Chronicle of an HIV witch-hunt
Director’s Statement – Ζoe Mavroudi
On April 27, 2012, a few days before a general election that was to make headlines around the world, I was among many Greeks who were taken aback by an appalling and unprecedented spectacle that unfolded on our TV screens.
The mug shots and personal data of 31 HIV positive people, all of them women, paraded on the evening news and morning talk shows. According to initial reports, the women were prostitutes who had been arrested as part of a massive sweep operation by the Greek police, which released their photos upon orders from a prosecutor. Doctors from the Center for Disease Control and Prevention promised in interviews that more “health checks” would follow. Ministers, police and medical authorities defended the operation as an urgent move to protect men and their families from the spread of the virus.
It was hard, at first, to grasp what was happening. My initial confusion, however, soon gave way to anger: the women were charged with a felony, namely the intent to cause “grievous bodily harm” to their alleged clients, even though no one stepped forward to sue them and claim that they had been infected. Only one woman seemed to have been caught in an illegal brothel. It was unclear whether the rest were prostitutes or whether any of them were victims of human trafficking. Greek and international human rights groups accused the authorities of a string of violations, including forced blood tests inside police stations. The numbers cited by news reports were staggering: hundreds had been rounded up. At least one was reportedly underage and most were Greeks in spite of initial rumors that they were all immigrants.
Moreover, the bruises, cuts and marks on their faces and bodies were unmistakable signs of drug use, homelessness and destitution. These women were what is referred to in Greek as “human ruins,” a term that describes people living on the margins of society, abandoned, wrecked.
In spite of immediate and strong reaction to these events, the arrests proved to be only the beginning. In the days that followed, the “HIV-positive prostitutes” were dragged to court in front of TV crews, led by officers wearing latex gloves and, shortly afterwards, to prison, where they were to sit awaiting trial for a charge typically brought against suspected rapists and murderers.
What I was witnessing wasn’t an urgent move to protect the public; it was a witch-hunt.
The general election of May 6 pushed the story to the wayside and the media circus subsided, as it always does. But in the months that followed, as news surfaced of the women’s gradual and uneventful release from prison, I became convinced that this was a story that needed to be documented urgently and to hopefully reach a wider audience, outside of Greece.
For starters, I wanted to give the women the opportunity to go on the record and reclaim their dignity. I was able to visit them in prison and, with help from Greek activists from the Solidarity Initiative for their case I interviewed two of those who had been released. I also interviewed two mothers, who endured the aftermath of their daughters’ public exposure in their small rural communities.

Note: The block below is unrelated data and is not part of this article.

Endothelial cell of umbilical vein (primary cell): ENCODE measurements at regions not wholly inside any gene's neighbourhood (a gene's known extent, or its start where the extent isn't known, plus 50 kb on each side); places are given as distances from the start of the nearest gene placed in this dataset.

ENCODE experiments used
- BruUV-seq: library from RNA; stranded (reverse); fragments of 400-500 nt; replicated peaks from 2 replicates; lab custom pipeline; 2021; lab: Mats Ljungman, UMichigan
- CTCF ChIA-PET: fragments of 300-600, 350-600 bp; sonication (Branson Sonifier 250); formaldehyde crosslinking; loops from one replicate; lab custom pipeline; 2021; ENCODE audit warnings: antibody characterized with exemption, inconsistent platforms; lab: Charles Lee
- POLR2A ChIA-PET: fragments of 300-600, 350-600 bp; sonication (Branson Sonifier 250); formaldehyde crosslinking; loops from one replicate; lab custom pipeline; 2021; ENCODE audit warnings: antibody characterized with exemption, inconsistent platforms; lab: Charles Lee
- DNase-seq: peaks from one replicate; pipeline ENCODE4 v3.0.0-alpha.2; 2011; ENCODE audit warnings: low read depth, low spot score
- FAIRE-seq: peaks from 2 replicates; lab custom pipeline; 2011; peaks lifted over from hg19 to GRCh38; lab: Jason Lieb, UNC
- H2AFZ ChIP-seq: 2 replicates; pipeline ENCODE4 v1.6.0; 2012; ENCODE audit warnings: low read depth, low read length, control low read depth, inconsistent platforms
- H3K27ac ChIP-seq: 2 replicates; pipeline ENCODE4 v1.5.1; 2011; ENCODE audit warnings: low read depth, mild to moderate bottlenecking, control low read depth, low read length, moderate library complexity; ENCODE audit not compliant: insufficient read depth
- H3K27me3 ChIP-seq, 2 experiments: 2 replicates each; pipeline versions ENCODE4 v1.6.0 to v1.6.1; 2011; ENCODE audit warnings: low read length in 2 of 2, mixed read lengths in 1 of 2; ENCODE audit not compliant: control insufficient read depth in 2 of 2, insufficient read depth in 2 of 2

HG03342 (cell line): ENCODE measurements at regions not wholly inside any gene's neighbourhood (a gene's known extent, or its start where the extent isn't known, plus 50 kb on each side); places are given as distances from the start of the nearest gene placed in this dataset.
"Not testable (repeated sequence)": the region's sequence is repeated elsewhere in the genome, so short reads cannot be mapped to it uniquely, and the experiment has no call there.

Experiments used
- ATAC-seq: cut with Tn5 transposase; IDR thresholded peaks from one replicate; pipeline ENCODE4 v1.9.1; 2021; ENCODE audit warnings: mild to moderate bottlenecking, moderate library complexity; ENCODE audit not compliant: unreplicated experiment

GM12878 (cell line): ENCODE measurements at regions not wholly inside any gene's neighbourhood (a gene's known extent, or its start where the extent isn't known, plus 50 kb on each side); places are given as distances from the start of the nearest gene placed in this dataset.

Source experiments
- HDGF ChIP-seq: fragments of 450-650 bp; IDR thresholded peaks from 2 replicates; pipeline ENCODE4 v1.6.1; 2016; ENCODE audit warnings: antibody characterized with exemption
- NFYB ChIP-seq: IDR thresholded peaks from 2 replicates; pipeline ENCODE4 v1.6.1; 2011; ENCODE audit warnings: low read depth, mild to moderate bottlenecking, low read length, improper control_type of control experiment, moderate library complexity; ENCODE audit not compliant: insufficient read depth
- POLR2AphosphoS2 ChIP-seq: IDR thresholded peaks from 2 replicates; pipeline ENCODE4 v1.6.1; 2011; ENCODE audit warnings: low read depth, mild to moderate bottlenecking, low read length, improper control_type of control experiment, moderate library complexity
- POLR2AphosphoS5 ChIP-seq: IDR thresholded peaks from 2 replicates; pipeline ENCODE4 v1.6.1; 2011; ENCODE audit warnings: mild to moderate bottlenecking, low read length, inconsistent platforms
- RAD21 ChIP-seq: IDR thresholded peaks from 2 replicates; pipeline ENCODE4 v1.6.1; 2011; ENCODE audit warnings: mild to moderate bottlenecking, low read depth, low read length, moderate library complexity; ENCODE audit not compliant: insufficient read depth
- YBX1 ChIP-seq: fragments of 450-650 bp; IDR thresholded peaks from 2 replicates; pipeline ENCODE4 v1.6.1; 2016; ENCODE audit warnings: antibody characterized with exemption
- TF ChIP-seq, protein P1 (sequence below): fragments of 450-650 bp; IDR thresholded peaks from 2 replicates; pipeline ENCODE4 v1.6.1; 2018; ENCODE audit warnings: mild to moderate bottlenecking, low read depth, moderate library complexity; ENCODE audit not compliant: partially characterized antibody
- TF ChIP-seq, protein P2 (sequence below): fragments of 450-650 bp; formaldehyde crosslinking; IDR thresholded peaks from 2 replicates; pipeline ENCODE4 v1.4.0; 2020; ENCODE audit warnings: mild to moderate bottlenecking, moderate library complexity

Their words, broken in some moments by silence and in others by tears, stood in stark contrast to the fake emotion and sanctimoniousness of the politicians and TV journalists, who reported on their public ordeal.
Official authorities did not return calls for interviews. But I was able to interview doctors, activists, journalists and HIV experts in Greece and in the UK, who discussed the facts and implications of the case and addressed HIV -which has seen a rise in Greece during the crisis- and the criminalization of HIV transmission through unfair and unproductive laws — an issue that has international significance.
Moreover, I chose to chronicle this case because I believe it encompasses everything that is wrong with our country in this time of deep crisis: our growing collective panic, the ineptitude of our institutions, the servility of our mass media to the presumed sanctity of authority, the self-righteousness of our politicians and our emerging police state.
More importantly, I believe that it reflects a fundamental deficit of empathy for those among us who have been hardest hit by austerity, the people roaming silently among the ruins of our society.
Although some of the women were acquitted of felony charges and others saw charges reduced to a misdemeanor, no official has been called on to explain how this shameful episode came to be. A lawsuit against the doctors and police officers involved in the case may take years to come to trial. As for Sanitary Decree 39A, a special law which enabled the women’s arrests, it was reinstated last July after being briefly repealed and in spite of unanimous international condemnation.
Justice must be done for these women, who were severely abused and manipulated by the Greek State. Before that happens, may the personal accounts in our documentary tell a humane story, different from the official one.
September 8, 2013